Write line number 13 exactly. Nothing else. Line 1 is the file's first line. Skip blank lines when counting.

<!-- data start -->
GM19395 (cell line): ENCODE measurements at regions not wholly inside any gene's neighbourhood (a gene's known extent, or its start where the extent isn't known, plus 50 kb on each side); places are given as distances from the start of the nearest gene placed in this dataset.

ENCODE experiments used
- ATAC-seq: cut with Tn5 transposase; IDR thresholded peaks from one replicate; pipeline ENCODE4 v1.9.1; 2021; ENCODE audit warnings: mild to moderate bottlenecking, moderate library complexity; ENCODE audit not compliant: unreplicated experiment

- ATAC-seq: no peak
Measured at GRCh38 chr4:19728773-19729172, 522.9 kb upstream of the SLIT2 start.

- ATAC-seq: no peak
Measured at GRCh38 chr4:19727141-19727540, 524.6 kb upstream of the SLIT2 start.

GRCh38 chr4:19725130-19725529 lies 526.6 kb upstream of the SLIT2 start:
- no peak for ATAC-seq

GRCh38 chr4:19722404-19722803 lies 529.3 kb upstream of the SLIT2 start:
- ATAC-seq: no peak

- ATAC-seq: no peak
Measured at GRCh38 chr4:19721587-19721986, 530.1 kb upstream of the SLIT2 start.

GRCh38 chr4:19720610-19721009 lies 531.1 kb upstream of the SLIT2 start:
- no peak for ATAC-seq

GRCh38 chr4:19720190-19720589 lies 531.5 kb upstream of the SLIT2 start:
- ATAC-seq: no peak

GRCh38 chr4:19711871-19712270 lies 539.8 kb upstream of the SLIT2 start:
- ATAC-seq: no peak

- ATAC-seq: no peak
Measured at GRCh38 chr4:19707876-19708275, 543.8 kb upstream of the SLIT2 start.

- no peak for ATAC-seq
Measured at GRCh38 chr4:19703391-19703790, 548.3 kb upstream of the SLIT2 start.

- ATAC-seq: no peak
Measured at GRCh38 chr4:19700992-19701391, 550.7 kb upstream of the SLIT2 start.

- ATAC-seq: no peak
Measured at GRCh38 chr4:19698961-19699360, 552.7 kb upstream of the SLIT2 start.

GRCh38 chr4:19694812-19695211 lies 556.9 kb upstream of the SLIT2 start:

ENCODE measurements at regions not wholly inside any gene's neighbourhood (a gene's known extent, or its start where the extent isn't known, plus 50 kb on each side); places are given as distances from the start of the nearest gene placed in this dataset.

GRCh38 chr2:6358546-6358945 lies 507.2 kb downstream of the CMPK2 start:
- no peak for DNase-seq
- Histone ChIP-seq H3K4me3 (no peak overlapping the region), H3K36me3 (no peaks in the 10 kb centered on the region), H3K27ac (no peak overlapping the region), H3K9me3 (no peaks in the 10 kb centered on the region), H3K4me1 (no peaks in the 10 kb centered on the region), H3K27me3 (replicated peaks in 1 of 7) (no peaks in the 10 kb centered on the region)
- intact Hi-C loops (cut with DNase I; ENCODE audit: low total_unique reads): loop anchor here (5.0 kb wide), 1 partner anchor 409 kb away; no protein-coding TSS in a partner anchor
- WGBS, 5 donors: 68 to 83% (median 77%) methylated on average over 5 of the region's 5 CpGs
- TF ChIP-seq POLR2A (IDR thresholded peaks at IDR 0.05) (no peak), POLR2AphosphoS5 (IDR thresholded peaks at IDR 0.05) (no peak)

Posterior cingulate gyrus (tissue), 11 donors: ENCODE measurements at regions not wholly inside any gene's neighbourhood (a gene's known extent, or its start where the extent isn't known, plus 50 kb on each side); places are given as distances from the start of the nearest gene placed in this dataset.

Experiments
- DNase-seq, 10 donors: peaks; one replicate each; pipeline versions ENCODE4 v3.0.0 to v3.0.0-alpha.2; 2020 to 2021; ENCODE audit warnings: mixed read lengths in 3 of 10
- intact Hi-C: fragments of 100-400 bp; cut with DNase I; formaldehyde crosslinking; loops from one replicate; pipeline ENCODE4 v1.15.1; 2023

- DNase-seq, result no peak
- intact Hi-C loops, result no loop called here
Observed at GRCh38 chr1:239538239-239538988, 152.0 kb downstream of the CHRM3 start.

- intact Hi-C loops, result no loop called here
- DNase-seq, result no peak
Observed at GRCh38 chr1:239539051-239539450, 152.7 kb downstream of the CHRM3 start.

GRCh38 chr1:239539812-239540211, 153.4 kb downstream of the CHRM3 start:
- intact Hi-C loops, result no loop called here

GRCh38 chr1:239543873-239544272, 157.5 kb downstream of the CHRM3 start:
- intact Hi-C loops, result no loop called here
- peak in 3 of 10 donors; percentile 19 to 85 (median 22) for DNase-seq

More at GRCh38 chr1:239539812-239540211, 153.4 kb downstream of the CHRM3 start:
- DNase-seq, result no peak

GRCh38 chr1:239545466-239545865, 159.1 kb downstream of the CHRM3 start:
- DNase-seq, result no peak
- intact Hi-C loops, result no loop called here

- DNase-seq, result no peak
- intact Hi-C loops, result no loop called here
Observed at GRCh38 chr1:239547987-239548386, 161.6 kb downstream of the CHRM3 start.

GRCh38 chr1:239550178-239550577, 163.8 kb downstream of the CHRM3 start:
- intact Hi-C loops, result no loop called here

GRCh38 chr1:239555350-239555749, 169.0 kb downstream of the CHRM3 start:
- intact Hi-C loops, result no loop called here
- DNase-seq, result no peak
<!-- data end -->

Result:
Measured at GRCh38 chr4:19721587-19721986, 530.1 kb upstream of the SLIT2 start.